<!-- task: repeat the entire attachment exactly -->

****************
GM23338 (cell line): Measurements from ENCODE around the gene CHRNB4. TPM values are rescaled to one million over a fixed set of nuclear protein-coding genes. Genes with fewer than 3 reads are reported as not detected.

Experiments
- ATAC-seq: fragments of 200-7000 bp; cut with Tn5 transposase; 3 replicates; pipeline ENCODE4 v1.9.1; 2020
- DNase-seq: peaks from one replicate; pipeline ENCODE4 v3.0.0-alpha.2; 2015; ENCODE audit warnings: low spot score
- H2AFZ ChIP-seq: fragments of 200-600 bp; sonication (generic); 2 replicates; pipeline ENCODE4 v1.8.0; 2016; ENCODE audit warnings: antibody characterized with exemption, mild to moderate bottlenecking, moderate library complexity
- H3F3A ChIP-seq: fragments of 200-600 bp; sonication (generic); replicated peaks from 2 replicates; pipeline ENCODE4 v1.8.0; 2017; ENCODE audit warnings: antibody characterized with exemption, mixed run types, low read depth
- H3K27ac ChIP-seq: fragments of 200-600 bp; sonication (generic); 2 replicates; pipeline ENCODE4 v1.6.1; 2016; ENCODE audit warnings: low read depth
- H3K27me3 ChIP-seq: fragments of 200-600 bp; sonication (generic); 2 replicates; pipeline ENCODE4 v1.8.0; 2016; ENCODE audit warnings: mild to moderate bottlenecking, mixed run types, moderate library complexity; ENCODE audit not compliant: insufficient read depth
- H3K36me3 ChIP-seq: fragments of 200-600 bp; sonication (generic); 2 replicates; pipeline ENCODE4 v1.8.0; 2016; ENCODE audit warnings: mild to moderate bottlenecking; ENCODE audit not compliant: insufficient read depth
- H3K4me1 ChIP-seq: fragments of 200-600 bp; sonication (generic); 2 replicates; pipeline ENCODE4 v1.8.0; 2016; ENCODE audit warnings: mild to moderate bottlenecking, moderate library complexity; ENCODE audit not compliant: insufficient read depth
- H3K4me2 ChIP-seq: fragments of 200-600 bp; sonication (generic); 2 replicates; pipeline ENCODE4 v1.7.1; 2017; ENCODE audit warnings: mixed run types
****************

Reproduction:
GM23338 (cell line): Measurements from ENCODE around the gene CHRNB4. TPM values are rescaled to one million over a fixed set of nuclear protein-coding genes. Genes with fewer than 3 reads are reported as not detected.

Experiments
- ATAC-seq: fragments of 200-7000 bp; cut with Tn5 transposase; 3 replicates; pipeline ENCODE4 v1.9.1; 2020
- DNase-seq: peaks from one replicate; pipeline ENCODE4 v3.0.0-alpha.2; 2015; ENCODE audit warnings: low spot score
- H2AFZ ChIP-seq: fragments of 200-600 bp; sonication (generic); 2 replicates; pipeline ENCODE4 v1.8.0; 2016; ENCODE audit warnings: antibody characterized with exemption, mild to moderate bottlenecking, moderate library complexity
- H3F3A ChIP-seq: fragments of 200-600 bp; sonication (generic); replicated peaks from 2 replicates; pipeline ENCODE4 v1.8.0; 2017; ENCODE audit warnings: antibody characterized with exemption, mixed run types, low read depth
- H3K27ac ChIP-seq: fragments of 200-600 bp; sonication (generic); 2 replicates; pipeline ENCODE4 v1.6.1; 2016; ENCODE audit warnings: low read depth
- H3K27me3 ChIP-seq: fragments of 200-600 bp; sonication (generic); 2 replicates; pipeline ENCODE4 v1.8.0; 2016; ENCODE audit warnings: mild to moderate bottlenecking, mixed run types, moderate library complexity; ENCODE audit not compliant: insufficient read depth
- H3K36me3 ChIP-seq: fragments of 200-600 bp; sonication (generic); 2 replicates; pipeline ENCODE4 v1.8.0; 2016; ENCODE audit warnings: mild to moderate bottlenecking; ENCODE audit not compliant: insufficient read depth
- H3K4me1 ChIP-seq: fragments of 200-600 bp; sonication (generic); 2 replicates; pipeline ENCODE4 v1.8.0; 2016; ENCODE audit warnings: mild to moderate bottlenecking, moderate library complexity; ENCODE audit not compliant: insufficient read depth
- H3K4me2 ChIP-seq: fragments of 200-600 bp; sonication (generic); 2 replicates; pipeline ENCODE4 v1.7.1; 2017; ENCODE audit warnings: mixed run types